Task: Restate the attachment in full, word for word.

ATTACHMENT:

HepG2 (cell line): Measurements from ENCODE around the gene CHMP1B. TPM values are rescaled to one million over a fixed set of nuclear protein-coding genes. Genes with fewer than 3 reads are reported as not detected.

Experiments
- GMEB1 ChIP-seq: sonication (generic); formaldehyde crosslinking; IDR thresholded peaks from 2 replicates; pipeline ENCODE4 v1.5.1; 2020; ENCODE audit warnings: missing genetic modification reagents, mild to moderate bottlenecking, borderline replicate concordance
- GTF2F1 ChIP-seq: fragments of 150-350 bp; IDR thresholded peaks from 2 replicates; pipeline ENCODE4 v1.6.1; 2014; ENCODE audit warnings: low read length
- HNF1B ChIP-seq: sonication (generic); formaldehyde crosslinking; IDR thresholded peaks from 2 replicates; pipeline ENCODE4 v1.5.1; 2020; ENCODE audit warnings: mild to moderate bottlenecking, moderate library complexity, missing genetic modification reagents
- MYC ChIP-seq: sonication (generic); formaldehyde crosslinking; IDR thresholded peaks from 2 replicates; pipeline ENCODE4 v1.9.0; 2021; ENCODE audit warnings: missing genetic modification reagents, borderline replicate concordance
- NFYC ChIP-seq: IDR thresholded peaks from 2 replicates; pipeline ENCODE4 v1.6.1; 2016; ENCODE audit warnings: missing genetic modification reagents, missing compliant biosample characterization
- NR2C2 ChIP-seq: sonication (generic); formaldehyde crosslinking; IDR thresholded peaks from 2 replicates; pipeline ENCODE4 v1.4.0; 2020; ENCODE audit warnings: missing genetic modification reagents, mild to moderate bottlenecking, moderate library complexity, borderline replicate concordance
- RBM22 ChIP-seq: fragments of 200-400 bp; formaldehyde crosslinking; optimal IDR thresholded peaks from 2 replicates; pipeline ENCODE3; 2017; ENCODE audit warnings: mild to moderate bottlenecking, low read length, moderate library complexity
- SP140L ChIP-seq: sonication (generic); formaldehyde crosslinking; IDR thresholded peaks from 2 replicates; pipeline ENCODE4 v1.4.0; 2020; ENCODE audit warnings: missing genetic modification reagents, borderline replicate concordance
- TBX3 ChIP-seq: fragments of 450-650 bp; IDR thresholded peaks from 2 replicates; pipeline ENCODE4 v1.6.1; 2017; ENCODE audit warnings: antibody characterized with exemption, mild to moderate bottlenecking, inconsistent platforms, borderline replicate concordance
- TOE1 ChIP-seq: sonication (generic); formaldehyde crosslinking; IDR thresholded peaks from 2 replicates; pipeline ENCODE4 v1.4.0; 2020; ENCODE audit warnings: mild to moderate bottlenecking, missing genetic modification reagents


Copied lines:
HepG2 (cell line): Measurements from ENCODE around the gene CHMP1B. TPM values are rescaled to one million over a fixed set of nuclear protein-coding genes. Genes with fewer than 3 reads are reported as not detected.

Experiments
- GMEB1 ChIP-seq: sonication (generic); formaldehyde crosslinking; IDR thresholded peaks from 2 replicates; pipeline ENCODE4 v1.5.1; 2020; ENCODE audit warnings: missing genetic modification reagents, mild to moderate bottlenecking, borderline replicate concordance
- GTF2F1 ChIP-seq: fragments of 150-350 bp; IDR thresholded peaks from 2 replicates; pipeline ENCODE4 v1.6.1; 2014; ENCODE audit warnings: low read length
- HNF1B ChIP-seq: sonication (generic); formaldehyde crosslinking; IDR thresholded peaks from 2 replicates; pipeline ENCODE4 v1.5.1; 2020; ENCODE audit warnings: mild to moderate bottlenecking, moderate library complexity, missing genetic modification reagents
- MYC ChIP-seq: sonication (generic); formaldehyde crosslinking; IDR thresholded peaks from 2 replicates; pipeline ENCODE4 v1.9.0; 2021; ENCODE audit warnings: missing genetic modification reagents, borderline replicate concordance
- NFYC ChIP-seq: IDR thresholded peaks from 2 replicates; pipeline ENCODE4 v1.6.1; 2016; ENCODE audit warnings: missing genetic modification reagents, missing compliant biosample characterization
- NR2C2 ChIP-seq: sonication (generic); formaldehyde crosslinking; IDR thresholded peaks from 2 replicates; pipeline ENCODE4 v1.4.0; 2020; ENCODE audit warnings: missing genetic modification reagents, mild to moderate bottlenecking, moderate library complexity, borderline replicate concordance
- RBM22 ChIP-seq: fragments of 200-400 bp; formaldehyde crosslinking; optimal IDR thresholded peaks from 2 replicates; pipeline ENCODE3; 2017; ENCODE audit warnings: mild to moderate bottlenecking, low read length, moderate library complexity
- SP140L ChIP-seq: sonication (generic); formaldehyde crosslinking; IDR thresholded peaks from 2 replicates; pipeline ENCODE4 v1.4.0; 2020; ENCODE audit warnings: missing genetic modification reagents, borderline replicate concordance
- TBX3 ChIP-seq: fragments of 450-650 bp; IDR thresholded peaks from 2 replicates; pipeline ENCODE4 v1.6.1; 2017; ENCODE audit warnings: antibody characterized with exemption, mild to moderate bottlenecking, inconsistent platforms, borderline replicate concordance
- TOE1 ChIP-seq: sonication (generic); formaldehyde crosslinking; IDR thresholded peaks from 2 replicates; pipeline ENCODE4 v1.4.0; 2020; ENCODE audit warnings: mild to moderate bottlenecking, missing genetic modification reagents